Canadian parents making costly life insurance decisions, finds survey

by Leo Almazora23 Jul 2021

A new survey by insurtech platform PolicyMe has concluded that nearly four fifths of Canadian parents with dependent children have life insurance – though it’s not all good news.

In an online survey of 1,000 Canadians with life insurance who are members of the Angus Reid Forum, PolicyMe found that 77% of Canadian parents with dependent children have life insurance. However, just 33% of parents with children under 18 have term life insurance, which PolicyMe said meets the needs of the vast majority of parents with dependents.

Seventy per cent of Canadian parents have life insurance as a benefit through their employer; within that cohort, 44% depend on it solely, leaving them at risk as employer-provided coverage is typically not enough to protect a whole family.

The survey also found many parents get protection not through term life insurance, but through other more costly options. That could be bolstering the perception among 50% of parents without life insurance that getting it would be too expensive.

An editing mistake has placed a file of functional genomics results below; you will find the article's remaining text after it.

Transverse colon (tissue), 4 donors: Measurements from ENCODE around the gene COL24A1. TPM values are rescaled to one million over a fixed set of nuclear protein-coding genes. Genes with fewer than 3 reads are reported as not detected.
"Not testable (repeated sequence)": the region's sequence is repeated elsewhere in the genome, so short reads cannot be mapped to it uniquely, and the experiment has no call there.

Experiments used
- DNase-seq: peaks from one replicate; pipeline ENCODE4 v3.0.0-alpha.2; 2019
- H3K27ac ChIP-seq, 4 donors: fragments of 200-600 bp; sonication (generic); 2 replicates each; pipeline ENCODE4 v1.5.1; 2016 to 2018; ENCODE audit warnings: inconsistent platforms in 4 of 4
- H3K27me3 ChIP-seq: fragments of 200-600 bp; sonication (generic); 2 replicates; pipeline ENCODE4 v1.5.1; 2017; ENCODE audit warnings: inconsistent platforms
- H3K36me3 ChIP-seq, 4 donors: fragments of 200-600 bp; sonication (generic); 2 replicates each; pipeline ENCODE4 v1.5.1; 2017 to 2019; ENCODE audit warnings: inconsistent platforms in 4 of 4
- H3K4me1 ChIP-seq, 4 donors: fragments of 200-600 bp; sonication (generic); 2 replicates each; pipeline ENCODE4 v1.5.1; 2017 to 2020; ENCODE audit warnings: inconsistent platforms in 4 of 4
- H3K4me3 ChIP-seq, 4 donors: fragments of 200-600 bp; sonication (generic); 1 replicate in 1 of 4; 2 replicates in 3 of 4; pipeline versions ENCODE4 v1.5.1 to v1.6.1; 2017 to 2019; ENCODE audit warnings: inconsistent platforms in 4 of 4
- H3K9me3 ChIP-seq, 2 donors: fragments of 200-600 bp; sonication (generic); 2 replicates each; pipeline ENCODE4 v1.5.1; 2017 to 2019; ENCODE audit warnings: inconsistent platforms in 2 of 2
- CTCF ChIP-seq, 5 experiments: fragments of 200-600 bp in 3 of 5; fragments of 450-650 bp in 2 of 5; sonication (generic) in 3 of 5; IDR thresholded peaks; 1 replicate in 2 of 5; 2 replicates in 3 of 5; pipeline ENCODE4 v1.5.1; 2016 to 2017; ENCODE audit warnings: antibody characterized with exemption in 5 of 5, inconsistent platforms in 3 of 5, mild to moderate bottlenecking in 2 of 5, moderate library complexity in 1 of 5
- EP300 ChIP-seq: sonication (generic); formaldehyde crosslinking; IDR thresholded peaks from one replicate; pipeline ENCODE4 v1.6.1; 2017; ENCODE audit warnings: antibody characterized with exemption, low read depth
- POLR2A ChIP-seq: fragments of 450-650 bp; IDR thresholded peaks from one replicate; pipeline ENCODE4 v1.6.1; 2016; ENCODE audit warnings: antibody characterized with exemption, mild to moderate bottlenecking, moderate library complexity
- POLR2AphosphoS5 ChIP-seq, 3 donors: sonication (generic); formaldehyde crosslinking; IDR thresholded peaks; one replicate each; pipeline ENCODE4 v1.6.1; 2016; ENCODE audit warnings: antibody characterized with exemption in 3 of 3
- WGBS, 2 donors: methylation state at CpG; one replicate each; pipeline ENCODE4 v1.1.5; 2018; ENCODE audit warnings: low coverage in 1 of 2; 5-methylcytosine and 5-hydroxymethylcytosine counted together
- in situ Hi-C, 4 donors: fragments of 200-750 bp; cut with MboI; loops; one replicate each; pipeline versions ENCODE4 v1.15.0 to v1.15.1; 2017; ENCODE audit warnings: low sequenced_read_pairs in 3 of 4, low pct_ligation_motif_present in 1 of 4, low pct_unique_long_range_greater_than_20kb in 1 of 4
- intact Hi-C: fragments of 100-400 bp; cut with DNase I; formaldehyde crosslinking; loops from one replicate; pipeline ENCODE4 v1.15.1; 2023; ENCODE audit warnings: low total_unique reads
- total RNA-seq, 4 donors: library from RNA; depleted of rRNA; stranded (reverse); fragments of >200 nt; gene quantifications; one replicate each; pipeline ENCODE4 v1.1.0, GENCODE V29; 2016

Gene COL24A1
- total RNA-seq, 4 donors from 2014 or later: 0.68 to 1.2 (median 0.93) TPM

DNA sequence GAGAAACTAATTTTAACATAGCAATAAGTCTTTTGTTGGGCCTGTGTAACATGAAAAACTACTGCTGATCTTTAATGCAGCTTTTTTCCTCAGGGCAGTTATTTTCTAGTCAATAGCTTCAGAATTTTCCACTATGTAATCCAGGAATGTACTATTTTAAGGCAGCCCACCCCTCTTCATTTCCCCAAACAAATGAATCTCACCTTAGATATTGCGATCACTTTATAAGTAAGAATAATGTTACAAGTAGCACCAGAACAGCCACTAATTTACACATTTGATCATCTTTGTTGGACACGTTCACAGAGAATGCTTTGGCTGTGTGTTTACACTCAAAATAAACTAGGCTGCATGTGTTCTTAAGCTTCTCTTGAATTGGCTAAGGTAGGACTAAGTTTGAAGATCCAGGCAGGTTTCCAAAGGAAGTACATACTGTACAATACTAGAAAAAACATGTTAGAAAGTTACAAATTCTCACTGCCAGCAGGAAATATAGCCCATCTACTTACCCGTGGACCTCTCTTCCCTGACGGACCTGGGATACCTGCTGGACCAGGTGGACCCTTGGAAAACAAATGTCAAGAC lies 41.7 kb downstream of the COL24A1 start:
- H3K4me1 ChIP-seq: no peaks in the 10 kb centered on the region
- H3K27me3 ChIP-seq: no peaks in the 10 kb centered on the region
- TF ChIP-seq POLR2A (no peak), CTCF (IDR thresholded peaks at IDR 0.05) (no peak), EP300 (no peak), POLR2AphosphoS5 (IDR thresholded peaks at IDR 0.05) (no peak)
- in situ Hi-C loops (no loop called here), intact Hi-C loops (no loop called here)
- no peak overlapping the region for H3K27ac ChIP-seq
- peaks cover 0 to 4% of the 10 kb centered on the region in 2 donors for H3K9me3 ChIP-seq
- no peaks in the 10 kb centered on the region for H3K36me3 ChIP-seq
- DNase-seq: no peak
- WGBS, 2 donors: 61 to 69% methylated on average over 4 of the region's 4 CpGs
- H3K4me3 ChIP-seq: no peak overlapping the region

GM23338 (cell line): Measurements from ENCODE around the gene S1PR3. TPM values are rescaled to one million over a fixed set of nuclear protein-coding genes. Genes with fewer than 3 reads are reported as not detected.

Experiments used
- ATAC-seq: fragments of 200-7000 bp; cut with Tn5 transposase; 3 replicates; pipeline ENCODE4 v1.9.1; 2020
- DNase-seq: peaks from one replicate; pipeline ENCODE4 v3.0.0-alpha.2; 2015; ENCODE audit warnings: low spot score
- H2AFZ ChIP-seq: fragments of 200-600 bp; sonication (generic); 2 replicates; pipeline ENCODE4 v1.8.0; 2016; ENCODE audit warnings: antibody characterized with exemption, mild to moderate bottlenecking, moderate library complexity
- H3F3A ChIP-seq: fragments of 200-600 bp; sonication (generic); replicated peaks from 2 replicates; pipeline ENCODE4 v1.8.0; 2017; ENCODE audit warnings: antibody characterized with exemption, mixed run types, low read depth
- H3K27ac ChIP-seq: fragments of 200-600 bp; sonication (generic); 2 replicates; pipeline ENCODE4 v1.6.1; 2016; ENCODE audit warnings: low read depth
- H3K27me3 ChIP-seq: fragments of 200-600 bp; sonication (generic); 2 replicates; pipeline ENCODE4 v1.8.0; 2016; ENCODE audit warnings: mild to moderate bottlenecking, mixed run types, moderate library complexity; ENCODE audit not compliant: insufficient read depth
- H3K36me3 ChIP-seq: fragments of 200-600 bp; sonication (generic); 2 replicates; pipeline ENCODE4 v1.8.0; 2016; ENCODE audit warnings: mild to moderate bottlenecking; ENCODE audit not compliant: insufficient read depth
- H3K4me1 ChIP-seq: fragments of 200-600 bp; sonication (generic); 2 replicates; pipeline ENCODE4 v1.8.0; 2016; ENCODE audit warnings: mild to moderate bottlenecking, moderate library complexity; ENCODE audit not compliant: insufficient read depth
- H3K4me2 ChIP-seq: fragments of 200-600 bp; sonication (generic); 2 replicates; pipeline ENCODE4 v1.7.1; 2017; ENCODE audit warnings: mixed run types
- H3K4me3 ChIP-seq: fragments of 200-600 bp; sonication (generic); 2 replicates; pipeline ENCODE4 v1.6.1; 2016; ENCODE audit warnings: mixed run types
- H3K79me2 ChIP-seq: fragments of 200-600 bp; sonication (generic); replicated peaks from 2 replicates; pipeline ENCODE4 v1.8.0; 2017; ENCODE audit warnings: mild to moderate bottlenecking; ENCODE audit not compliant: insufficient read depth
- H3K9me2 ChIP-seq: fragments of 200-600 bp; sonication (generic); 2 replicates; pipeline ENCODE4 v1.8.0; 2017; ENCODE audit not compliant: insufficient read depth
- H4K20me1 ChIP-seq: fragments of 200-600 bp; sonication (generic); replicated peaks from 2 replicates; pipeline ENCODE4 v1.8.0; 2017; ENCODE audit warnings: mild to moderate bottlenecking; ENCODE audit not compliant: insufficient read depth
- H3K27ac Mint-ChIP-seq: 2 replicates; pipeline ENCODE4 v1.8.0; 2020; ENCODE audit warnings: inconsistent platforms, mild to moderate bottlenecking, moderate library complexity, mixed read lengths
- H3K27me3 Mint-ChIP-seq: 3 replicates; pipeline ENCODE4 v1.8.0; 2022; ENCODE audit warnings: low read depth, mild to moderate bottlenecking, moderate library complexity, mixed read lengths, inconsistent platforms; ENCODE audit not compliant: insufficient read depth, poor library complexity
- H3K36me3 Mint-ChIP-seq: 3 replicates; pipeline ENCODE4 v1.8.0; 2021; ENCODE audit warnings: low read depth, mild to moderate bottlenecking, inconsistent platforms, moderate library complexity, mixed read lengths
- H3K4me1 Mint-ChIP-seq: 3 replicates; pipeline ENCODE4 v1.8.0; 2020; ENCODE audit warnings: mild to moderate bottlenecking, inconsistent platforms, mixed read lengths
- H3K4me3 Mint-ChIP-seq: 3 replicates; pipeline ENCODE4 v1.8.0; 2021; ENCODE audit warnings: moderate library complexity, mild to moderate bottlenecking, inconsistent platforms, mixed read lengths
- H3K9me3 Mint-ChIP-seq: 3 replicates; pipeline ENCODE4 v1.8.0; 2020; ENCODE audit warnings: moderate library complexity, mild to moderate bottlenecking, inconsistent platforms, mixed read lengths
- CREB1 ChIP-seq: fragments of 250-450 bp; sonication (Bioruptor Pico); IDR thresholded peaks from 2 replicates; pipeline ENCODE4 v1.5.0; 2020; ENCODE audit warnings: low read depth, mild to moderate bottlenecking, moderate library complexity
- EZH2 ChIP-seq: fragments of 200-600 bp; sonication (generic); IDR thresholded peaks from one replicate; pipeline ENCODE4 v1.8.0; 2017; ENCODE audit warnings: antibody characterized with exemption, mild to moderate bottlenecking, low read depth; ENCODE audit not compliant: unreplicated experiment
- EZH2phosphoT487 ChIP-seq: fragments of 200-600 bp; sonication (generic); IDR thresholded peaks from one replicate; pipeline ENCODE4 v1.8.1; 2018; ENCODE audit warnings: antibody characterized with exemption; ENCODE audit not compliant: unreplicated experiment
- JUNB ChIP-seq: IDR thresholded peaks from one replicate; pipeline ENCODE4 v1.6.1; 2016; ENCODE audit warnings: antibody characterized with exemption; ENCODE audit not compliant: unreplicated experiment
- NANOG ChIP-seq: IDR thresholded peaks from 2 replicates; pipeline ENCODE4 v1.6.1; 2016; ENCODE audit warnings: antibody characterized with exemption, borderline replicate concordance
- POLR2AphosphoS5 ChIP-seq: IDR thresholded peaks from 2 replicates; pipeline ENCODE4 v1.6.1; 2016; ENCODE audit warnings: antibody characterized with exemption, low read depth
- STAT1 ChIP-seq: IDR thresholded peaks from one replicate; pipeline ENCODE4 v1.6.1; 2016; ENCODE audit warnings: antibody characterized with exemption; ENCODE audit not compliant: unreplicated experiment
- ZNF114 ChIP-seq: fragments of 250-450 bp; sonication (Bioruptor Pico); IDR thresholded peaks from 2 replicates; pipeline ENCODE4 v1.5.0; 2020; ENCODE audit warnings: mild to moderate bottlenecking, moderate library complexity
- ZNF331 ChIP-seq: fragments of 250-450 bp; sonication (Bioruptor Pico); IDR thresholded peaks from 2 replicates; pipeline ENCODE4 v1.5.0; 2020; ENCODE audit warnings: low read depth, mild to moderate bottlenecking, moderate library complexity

“Most parents should have life insurance to protect the financial future of their family, but we need to educate more parents about the best way to protect their family,” said PolicyMe co-founder and CEO Andrew Ostro. “Too often we see the same mistakes happening over and over again due to poor financial advice. Parents have a lot of expenses, and most don't have a lot of extra money at the end of the day.”

According to PolicyMe, 25% of parents with dependent children have mortgage life insurance, which is not portable and is designed to pay off the remaining balance of a mortgage in case a creditor passes away, rather than providing financial protection for the family of a parent who loses their life.

Another 22% of parents with dependent children have bought permanent life insurance. Because permanent life insurance costs anywhere between five and 15 times more than term life insurance, PolicyMe argued, it often does not suit the needs of adults who don’t expect to have dependent children or parents well into the future, and should be considered seriously only by high-net-worth individuals and possibly older Canadians above 55 years old.

And 23% of parents bought life insurance coverage for their children, which PolicyMe said was usually not necessary. While parents frequently get this coverage to put money aside for their children, it said setting money aside in a savings account that they can easily withdraw from – as opposed to paying premiums for a product they’re unlikely to ever make a claim against – typically makes more financial sense.

“There's simply no reason parents should have to spend more than what is necessary to protect their loved ones," Ostro said.